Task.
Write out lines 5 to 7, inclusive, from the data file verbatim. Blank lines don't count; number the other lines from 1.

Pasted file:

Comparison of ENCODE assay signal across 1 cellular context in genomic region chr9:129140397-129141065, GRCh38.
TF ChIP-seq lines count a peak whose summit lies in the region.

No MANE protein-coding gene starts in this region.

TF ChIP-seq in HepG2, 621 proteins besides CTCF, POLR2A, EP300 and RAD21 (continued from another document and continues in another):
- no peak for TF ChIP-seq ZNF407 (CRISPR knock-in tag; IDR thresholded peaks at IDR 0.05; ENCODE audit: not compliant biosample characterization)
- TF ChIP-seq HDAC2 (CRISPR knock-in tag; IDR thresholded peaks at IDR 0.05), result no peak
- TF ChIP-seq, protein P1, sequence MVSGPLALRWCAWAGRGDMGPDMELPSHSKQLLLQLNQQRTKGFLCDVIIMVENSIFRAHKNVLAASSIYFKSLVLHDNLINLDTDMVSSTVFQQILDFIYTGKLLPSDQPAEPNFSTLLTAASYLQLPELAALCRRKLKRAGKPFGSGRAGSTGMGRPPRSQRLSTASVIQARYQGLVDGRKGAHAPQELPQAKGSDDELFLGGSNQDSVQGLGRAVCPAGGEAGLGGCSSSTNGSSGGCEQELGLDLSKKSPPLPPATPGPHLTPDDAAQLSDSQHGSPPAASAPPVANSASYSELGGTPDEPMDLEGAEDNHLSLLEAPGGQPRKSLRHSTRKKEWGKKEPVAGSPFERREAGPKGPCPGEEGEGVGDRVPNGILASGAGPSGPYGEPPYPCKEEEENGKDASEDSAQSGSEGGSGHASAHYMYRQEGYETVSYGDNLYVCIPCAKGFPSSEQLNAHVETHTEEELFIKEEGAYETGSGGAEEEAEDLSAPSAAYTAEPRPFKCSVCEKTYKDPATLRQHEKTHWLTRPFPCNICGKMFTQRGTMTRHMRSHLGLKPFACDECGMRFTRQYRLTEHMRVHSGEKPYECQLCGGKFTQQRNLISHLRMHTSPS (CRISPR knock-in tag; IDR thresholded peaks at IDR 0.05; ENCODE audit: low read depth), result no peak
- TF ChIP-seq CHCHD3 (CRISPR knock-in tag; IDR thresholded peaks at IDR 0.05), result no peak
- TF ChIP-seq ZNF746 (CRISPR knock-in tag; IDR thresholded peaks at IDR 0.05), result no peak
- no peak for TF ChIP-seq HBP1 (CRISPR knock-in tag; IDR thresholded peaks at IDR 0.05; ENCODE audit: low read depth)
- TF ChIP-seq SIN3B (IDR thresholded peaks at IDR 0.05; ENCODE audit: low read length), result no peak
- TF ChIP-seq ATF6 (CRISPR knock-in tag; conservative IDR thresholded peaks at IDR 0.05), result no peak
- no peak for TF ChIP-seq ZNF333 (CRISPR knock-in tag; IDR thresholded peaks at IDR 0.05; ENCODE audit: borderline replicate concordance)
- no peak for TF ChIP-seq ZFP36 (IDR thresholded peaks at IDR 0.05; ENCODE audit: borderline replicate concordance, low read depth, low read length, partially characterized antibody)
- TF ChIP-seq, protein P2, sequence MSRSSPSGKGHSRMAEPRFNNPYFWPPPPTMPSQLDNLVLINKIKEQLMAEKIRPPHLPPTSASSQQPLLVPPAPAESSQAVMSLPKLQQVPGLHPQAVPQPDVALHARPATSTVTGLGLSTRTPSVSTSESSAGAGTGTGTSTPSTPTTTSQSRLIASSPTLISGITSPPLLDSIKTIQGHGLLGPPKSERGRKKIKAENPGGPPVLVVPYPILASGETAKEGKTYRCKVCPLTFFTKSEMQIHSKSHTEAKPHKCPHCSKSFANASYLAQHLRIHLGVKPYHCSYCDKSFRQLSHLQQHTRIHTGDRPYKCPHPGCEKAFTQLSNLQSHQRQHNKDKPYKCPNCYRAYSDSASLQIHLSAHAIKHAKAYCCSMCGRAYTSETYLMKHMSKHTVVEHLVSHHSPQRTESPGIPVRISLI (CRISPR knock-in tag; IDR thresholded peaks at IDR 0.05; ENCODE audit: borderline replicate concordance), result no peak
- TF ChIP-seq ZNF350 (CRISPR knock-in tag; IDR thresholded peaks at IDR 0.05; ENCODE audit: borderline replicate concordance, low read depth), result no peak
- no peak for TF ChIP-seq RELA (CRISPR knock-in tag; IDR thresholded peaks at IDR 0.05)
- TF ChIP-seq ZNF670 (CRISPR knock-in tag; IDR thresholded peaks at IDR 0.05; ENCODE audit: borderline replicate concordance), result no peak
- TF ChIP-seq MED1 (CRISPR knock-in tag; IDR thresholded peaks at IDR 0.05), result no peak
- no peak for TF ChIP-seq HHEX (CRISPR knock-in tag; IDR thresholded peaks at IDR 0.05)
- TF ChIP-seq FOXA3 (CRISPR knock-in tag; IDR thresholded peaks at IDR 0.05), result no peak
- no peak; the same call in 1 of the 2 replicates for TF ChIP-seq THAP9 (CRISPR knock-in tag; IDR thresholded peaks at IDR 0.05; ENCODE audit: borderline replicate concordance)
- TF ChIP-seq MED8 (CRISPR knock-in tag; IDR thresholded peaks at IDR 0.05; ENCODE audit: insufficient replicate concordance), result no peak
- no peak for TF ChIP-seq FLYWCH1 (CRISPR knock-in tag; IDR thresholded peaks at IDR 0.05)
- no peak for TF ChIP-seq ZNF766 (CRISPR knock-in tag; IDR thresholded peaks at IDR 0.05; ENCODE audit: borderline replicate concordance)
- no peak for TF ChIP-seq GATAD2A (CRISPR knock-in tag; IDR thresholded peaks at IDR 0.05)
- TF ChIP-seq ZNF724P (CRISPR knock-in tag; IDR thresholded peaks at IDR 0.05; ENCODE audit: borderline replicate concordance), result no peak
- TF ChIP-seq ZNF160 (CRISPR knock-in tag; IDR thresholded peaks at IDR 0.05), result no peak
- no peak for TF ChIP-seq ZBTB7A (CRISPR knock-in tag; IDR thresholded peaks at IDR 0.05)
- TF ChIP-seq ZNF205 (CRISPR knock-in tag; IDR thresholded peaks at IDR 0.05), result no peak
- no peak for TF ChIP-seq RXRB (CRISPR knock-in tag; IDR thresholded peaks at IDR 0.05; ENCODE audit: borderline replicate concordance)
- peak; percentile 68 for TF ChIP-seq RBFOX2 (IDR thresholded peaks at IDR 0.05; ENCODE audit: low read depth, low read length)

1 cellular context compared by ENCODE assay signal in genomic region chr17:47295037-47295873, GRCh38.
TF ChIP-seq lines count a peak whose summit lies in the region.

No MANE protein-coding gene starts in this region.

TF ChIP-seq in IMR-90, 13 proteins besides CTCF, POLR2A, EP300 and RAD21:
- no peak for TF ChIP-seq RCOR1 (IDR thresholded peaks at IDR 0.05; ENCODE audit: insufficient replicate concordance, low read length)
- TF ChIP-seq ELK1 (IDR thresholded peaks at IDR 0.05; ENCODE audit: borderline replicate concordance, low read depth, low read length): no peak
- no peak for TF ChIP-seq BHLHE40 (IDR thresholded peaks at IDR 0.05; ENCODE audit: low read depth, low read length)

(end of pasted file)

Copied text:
- no peak for TF ChIP-seq ZNF407 (CRISPR knock-in tag; IDR thresholded peaks at IDR 0.05; ENCODE audit: not compliant biosample characterization)
- TF ChIP-seq HDAC2 (CRISPR knock-in tag; IDR thresholded peaks at IDR 0.05), result no peak
- TF ChIP-seq, protein P1, sequence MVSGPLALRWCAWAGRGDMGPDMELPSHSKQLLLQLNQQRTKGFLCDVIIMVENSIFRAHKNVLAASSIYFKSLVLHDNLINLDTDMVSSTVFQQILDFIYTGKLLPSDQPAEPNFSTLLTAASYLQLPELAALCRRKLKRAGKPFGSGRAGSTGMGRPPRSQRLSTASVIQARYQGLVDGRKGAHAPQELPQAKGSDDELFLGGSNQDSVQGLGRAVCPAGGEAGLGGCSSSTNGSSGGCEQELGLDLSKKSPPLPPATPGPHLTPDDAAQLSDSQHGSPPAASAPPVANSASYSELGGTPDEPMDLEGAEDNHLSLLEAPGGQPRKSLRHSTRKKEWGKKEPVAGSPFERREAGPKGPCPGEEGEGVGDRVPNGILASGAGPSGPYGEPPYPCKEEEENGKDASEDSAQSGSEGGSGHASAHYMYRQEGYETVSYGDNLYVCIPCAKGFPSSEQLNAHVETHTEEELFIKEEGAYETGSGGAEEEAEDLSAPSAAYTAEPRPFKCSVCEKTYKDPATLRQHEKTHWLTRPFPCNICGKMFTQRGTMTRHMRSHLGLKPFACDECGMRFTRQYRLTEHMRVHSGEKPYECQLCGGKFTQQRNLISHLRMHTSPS (CRISPR knock-in tag; IDR thresholded peaks at IDR 0.05; ENCODE audit: low read depth), result no peak